This requires strong, multi-faceted super teams wearing multiple hats and covering a seemingly endless range of talents, capabilities and experiences – well beyond their means and capability. And the agencies are missing the opportunity this opened up.pwc logo

The one-stop-shop model (creative agency as the lead) that worked in the past is no longer able to deliver the expected end-to-end service. The remaining alternative is to bring strategy in-house and manage the execution through a roster of specialist agencies to service variety of channels and functional needs.

It may sound like a logical solution, but instead of the expected collaboration, agencies fight amongst themselves for a larger share of the budget, making the job of coordination and creation of seamless customer experience very difficult and ineffective, with poor outcomes.

As a result, marketing function is left open and vulnerable, clients’ needs unmet, customer experience, business imperatives and objectives compromised. Ironically, at the same time, the CMOs are becoming more responsible for the overall customer experience. As an opportunity this was too important to go unnoticed.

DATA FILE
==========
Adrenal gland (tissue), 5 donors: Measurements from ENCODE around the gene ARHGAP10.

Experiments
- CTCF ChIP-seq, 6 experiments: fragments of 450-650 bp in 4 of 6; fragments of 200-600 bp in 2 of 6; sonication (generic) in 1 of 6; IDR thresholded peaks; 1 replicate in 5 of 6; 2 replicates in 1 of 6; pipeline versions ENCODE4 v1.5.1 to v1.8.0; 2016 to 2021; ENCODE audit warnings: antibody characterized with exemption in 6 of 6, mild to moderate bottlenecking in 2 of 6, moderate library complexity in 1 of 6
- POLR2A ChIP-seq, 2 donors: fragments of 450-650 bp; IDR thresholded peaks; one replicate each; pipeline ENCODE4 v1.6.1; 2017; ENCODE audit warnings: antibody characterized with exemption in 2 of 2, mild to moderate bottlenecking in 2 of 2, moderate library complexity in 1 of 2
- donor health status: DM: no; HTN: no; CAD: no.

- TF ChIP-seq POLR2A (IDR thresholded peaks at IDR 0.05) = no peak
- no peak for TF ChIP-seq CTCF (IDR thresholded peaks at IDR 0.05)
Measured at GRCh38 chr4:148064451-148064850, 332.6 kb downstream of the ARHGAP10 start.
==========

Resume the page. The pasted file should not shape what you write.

Management consultancies have already been working with chief executive officers and chief information officers on tasks ranging from developing high-end business strategies to implementing new technology.

They have been in the right place to see the opportunity and quick to move in. They bring strategic thinking, holistic view and understanding of client’s business and established relationships with the C suite, and stronger influence at the decision making table. In addition, they have been acquiring capabilities to complement their consultancies with the ability to provide seamless, end-to-end digital marketing services – from high-level strategy needs via experience design to marketing, content and commerce to traditional creative and campaign analytics.